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“ [68] it was a mistake. I now wish to make the personal acknowledgment that you were right, and I was wrong.”

Other men, soldiers and civilians, ignorant of the difficulties and obstacles to be encountered, had made plans for taking Vicksburg, but few were so frank as President Lincoln, who, from that hour, had the fullest confidence in Grant, and gave him his hearty support.

General Halleck, who had been so slow to acknowledge Grant's ability, but who was thoroughly competent to judge of the merits of a campaign accomplished, wrote, “Your narrative of the campaign, like the operations themselves, is brief, soldierly, and in every respect creditable and satisfactory. In boldness of plan, rapidity of execution, and brilliancy of routes, these operations will compare most favorably with those of Napoleon about Ulm.”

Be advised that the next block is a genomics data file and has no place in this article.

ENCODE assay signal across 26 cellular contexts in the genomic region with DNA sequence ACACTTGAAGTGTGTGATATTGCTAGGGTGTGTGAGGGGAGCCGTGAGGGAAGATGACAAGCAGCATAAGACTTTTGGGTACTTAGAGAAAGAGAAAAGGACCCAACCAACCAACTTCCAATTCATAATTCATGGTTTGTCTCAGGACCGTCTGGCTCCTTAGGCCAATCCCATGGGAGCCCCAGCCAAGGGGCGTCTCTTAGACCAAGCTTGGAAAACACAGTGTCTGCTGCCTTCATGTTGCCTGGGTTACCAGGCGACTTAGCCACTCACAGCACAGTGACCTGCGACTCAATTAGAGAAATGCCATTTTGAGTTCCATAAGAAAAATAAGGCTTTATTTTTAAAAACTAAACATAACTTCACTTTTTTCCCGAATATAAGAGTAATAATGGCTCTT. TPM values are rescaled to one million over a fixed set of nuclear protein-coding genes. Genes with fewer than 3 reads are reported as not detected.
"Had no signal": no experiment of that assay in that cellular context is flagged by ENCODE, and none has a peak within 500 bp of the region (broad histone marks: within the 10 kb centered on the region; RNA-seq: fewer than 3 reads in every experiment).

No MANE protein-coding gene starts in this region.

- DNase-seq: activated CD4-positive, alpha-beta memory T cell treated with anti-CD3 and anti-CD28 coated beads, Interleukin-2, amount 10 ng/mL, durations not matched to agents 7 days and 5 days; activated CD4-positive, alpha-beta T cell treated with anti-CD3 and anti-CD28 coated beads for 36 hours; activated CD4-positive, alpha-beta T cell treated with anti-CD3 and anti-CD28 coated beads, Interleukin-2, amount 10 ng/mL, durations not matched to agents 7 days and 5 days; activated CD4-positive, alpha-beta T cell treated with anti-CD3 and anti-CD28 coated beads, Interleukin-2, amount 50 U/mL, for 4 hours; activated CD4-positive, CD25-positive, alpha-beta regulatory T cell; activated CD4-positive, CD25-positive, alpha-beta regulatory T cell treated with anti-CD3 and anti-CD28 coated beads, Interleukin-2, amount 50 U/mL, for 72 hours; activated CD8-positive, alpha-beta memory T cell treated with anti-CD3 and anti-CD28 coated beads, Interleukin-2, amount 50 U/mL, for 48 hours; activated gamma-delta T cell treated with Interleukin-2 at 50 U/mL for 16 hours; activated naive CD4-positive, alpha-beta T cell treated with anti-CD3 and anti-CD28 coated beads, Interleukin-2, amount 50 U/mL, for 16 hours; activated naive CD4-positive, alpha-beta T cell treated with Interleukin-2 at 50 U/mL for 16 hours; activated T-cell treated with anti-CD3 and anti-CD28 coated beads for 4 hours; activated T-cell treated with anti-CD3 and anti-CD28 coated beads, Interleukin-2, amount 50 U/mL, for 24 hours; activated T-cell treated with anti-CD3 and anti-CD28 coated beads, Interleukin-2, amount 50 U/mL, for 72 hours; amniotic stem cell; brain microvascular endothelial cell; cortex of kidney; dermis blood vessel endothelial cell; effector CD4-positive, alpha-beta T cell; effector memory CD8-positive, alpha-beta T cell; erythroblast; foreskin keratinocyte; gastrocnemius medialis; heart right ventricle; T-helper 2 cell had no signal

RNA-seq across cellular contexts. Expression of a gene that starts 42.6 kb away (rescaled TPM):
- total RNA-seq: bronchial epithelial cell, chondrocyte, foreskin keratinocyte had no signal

When, on the 4th of July, Grant rode into the captured city, it was without any ostentatious parade, or any exhibition of triumph. The rebel soldiers stared at him curiously, as if they wondered how so unpretending a man could be a great general. Stopping at Pemberton's headquarters, he dismounted, and alone entered the porch of the house, neither guard nor officer receiving him. There sat Pemberton and his rebel officers, occupying all the seats; but, though they recognized him, not one of these polished scions of chivalry had the grace to offer him a chair, nor to give him a glass of cold water when he asked for it. It was, however, a sullen incivility and exhibition of bad temper, which had little effect on Grant. Though he wore no air of haughty triumph, he was conscious

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